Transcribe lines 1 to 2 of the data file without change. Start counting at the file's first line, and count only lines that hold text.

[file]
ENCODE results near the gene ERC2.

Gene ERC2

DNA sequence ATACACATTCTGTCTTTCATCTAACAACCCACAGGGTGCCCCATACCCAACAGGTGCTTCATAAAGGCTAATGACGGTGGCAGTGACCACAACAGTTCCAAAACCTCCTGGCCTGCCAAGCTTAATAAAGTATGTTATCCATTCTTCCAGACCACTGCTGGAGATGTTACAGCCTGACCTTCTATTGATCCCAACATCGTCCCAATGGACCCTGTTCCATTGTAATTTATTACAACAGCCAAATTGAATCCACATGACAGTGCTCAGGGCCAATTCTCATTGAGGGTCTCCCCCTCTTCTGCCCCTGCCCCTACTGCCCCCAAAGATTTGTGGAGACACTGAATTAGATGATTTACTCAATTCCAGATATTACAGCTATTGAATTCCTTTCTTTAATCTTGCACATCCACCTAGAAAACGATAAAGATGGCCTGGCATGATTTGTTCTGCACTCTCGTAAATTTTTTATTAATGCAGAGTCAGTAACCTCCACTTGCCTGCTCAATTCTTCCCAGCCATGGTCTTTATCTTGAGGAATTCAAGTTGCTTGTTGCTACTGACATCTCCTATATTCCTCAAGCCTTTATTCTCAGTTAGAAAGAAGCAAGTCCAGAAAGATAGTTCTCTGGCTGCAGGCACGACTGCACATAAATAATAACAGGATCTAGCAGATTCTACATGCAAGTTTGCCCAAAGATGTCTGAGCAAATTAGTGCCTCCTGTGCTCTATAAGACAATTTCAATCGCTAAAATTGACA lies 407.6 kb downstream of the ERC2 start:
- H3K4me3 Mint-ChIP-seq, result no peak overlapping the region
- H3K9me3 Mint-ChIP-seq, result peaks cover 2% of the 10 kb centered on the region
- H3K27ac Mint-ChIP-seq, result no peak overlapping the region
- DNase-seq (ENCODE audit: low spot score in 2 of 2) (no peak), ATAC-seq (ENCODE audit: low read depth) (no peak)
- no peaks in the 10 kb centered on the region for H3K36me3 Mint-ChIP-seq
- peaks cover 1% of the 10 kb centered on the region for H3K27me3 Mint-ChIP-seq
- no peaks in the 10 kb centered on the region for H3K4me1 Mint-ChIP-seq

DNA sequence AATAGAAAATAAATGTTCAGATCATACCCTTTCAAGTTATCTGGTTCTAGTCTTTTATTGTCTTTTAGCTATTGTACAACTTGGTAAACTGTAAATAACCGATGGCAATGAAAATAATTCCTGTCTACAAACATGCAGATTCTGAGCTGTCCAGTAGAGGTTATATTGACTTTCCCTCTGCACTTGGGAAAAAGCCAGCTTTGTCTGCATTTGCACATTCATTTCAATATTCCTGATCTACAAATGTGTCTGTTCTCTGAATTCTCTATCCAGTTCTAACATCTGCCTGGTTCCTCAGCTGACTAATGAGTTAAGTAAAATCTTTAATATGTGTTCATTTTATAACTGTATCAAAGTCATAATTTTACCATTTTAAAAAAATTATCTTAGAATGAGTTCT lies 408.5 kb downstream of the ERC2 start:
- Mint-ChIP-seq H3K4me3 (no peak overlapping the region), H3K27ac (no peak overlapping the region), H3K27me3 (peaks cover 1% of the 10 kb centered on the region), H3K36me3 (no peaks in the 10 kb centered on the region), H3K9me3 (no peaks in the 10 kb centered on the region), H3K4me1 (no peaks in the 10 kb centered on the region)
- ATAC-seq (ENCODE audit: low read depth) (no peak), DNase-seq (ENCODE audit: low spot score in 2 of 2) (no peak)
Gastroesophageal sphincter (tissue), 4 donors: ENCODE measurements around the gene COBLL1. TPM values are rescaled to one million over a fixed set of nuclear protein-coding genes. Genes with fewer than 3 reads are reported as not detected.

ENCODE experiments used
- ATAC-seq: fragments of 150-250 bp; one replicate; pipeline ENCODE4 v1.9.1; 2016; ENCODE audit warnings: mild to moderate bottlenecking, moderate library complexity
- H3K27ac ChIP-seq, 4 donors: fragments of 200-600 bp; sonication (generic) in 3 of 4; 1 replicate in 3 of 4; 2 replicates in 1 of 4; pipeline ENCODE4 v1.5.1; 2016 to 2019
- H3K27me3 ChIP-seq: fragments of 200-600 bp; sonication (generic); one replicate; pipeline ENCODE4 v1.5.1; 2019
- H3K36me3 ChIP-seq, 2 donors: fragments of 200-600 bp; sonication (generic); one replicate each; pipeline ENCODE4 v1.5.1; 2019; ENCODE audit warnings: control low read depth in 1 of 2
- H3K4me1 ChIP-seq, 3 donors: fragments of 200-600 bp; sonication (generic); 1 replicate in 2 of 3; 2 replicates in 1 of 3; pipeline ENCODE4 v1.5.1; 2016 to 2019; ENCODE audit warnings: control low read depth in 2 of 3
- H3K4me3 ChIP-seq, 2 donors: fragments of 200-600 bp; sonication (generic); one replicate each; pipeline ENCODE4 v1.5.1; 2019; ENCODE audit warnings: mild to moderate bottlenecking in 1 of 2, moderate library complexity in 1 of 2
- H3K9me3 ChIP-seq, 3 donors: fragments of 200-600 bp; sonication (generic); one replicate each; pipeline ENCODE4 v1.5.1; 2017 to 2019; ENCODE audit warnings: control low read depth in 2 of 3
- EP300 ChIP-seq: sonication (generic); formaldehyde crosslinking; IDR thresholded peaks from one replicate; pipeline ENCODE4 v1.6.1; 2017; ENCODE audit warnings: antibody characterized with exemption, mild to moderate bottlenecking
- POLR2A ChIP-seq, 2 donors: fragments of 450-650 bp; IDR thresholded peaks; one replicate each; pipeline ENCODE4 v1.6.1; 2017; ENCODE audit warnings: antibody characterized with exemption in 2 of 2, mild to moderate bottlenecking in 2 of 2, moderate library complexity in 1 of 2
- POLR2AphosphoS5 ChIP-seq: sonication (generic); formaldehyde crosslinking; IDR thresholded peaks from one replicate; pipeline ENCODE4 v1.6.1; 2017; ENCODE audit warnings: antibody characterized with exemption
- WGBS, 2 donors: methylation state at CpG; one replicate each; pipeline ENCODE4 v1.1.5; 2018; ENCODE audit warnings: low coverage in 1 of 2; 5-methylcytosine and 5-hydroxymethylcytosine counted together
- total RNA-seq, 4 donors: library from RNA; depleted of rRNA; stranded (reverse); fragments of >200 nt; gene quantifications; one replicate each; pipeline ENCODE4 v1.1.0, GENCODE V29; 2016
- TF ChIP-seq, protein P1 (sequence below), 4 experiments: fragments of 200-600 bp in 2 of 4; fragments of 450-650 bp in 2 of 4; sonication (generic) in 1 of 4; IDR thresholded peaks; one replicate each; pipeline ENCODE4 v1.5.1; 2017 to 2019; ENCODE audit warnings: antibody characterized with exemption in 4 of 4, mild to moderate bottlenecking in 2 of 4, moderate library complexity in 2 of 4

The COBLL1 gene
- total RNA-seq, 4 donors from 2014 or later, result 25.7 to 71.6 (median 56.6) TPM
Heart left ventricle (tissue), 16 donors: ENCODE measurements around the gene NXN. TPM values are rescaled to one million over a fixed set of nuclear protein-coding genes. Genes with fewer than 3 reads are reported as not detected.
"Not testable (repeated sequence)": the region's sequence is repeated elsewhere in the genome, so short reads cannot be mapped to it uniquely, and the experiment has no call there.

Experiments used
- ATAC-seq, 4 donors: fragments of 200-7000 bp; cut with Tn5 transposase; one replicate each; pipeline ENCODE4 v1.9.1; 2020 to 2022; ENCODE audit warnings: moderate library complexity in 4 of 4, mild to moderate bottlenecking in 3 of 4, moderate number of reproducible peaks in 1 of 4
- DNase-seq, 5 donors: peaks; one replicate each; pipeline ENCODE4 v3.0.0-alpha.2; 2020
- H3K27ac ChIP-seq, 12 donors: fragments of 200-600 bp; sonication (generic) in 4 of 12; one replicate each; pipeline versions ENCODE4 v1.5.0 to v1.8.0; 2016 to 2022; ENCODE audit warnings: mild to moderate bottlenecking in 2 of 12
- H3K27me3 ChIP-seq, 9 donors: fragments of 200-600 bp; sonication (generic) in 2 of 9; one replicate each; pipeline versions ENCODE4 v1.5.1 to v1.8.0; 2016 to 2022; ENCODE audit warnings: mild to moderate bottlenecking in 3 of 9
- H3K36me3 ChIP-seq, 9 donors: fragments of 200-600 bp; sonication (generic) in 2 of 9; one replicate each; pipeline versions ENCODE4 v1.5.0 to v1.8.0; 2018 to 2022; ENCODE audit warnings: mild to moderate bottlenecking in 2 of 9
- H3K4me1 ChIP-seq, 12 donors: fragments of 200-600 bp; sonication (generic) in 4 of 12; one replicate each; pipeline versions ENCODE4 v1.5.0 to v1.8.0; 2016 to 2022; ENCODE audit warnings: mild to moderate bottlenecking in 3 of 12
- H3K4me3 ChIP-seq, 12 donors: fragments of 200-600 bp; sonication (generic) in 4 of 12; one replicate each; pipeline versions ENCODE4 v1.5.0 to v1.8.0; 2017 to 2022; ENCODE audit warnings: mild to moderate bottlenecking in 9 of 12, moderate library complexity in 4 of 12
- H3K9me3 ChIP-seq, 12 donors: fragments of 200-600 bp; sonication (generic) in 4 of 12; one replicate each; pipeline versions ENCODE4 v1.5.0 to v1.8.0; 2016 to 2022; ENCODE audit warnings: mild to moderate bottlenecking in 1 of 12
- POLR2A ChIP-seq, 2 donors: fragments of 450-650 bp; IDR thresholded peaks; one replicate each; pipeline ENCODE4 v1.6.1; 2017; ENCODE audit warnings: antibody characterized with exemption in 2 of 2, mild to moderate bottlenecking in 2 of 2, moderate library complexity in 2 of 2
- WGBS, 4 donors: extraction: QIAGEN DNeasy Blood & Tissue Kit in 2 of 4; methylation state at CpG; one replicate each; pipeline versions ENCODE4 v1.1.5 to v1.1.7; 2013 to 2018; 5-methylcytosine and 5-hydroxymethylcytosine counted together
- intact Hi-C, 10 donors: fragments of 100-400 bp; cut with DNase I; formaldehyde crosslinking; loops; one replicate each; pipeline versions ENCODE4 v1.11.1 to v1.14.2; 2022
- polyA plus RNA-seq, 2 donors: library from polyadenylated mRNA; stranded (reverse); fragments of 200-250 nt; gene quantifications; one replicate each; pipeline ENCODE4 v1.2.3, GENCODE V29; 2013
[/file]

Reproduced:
ENCODE results near the gene ERC2.

Gene ERC2